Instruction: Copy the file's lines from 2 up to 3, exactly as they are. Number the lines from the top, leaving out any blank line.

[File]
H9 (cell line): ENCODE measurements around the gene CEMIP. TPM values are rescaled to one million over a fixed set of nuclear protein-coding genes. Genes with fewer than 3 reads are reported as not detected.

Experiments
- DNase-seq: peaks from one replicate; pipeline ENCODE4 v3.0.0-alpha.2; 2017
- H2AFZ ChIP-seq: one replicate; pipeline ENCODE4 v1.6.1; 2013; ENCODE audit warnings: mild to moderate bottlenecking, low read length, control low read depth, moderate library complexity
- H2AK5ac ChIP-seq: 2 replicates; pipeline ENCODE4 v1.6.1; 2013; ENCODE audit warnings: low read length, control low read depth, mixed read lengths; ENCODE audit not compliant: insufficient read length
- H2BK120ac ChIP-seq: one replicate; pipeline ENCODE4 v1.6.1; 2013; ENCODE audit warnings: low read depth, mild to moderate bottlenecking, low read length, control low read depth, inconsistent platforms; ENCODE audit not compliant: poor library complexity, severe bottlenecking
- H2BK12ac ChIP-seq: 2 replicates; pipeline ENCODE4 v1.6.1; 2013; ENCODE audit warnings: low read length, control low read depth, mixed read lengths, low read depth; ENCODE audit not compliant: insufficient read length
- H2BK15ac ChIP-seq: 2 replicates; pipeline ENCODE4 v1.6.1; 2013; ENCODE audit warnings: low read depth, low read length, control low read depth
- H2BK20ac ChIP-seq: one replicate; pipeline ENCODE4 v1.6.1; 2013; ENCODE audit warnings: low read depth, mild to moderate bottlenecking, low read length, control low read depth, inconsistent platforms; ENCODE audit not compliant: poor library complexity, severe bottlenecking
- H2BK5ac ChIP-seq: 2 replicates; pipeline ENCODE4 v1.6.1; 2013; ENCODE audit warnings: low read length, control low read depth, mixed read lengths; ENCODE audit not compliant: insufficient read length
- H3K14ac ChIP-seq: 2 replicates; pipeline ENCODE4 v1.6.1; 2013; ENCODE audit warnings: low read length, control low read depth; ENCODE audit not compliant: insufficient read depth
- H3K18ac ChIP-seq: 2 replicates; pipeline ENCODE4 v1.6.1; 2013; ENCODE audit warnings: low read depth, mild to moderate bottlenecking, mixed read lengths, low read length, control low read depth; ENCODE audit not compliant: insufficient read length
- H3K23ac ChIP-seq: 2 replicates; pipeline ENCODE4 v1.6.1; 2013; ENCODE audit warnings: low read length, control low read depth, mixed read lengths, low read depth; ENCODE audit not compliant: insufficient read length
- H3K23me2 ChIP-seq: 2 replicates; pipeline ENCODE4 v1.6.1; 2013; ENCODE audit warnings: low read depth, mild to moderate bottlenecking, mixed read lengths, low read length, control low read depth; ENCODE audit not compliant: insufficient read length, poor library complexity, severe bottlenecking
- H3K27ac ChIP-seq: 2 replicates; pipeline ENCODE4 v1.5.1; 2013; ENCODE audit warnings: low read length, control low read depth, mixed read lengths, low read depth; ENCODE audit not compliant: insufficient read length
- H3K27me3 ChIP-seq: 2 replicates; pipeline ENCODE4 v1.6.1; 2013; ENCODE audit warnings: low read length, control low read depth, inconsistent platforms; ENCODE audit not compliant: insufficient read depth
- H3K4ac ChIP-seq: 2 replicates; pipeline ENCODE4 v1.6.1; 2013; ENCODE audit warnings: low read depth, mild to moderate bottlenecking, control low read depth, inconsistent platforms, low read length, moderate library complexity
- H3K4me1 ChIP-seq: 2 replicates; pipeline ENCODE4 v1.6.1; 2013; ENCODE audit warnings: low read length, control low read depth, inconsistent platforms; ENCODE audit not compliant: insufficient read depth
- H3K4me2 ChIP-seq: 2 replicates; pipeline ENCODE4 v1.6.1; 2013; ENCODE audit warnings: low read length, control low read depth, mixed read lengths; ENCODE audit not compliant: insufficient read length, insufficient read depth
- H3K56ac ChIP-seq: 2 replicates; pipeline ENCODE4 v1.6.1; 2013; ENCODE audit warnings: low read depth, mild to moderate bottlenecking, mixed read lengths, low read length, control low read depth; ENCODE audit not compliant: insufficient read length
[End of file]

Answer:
Experiments
- DNase-seq: peaks from one replicate; pipeline ENCODE4 v3.0.0-alpha.2; 2017